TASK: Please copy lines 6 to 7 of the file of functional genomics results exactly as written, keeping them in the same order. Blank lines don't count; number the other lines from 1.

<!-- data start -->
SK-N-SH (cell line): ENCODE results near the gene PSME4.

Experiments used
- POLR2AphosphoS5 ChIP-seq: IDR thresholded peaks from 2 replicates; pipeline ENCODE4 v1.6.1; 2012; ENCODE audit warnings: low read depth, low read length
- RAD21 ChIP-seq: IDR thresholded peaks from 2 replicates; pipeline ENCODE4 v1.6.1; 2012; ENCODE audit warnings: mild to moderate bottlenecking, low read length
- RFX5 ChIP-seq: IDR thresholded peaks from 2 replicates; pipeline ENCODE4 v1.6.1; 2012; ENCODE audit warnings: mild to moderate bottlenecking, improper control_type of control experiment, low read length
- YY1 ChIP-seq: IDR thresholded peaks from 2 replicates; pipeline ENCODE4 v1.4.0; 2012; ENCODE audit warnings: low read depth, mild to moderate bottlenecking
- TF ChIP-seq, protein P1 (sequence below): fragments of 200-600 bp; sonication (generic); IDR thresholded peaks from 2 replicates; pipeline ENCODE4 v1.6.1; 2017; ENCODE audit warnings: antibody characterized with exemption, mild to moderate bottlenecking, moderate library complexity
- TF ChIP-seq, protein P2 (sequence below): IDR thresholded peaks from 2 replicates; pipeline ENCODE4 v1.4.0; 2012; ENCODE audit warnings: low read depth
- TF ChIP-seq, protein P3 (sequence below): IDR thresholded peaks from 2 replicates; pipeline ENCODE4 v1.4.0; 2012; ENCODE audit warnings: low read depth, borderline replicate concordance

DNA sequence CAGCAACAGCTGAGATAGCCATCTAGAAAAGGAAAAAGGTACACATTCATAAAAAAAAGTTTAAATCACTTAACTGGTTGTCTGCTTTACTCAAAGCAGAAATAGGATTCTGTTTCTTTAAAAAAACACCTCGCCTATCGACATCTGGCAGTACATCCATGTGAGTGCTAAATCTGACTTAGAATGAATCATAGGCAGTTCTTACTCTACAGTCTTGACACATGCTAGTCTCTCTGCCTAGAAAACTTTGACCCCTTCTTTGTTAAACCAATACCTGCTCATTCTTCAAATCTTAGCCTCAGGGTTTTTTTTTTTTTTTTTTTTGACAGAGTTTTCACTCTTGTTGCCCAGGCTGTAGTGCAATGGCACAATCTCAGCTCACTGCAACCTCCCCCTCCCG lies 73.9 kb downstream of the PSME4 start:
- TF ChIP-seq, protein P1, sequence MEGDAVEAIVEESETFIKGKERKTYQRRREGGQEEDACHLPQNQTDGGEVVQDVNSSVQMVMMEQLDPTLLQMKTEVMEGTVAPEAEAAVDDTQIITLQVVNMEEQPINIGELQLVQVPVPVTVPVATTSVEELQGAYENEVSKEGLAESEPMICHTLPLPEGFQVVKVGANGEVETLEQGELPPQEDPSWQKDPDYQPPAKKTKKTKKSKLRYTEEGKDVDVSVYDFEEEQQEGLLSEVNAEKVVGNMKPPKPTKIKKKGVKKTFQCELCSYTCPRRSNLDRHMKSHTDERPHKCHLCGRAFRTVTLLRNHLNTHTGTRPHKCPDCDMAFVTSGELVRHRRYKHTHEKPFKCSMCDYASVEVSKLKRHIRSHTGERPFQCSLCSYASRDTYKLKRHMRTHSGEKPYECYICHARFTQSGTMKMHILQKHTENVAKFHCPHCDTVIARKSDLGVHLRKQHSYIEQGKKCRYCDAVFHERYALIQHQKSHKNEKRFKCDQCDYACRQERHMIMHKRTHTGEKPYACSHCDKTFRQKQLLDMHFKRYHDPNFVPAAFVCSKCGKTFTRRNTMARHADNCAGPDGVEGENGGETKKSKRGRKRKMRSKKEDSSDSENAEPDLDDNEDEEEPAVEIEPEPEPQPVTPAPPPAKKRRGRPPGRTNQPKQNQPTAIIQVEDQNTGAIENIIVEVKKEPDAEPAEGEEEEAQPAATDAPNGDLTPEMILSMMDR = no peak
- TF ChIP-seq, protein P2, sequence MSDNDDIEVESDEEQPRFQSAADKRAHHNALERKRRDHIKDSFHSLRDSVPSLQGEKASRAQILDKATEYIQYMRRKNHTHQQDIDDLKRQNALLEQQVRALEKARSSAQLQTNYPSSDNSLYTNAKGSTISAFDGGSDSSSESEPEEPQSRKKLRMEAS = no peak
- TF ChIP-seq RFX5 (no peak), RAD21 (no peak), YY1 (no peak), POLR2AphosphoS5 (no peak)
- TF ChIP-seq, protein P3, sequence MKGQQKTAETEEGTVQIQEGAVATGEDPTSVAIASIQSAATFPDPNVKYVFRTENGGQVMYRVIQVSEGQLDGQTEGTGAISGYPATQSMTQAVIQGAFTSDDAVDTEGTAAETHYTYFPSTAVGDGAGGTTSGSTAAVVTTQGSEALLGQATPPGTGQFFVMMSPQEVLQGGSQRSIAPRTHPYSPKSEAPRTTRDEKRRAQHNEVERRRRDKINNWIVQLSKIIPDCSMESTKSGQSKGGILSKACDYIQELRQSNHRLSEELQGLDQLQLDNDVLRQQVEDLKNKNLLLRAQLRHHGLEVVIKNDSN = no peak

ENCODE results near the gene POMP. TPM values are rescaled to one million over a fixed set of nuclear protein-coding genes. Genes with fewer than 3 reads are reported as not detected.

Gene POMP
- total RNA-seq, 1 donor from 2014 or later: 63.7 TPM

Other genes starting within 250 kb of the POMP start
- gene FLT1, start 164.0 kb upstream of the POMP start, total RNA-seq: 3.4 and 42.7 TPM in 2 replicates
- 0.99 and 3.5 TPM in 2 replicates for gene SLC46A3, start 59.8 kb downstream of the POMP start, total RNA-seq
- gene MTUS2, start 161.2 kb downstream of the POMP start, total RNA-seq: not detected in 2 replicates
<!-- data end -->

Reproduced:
- YY1 ChIP-seq: IDR thresholded peaks from 2 replicates; pipeline ENCODE4 v1.4.0; 2012; ENCODE audit warnings: low read depth, mild to moderate bottlenecking
- TF ChIP-seq, protein P1 (sequence below): fragments of 200-600 bp; sonication (generic); IDR thresholded peaks from 2 replicates; pipeline ENCODE4 v1.6.1; 2017; ENCODE audit warnings: antibody characterized with exemption, mild to moderate bottlenecking, moderate library complexity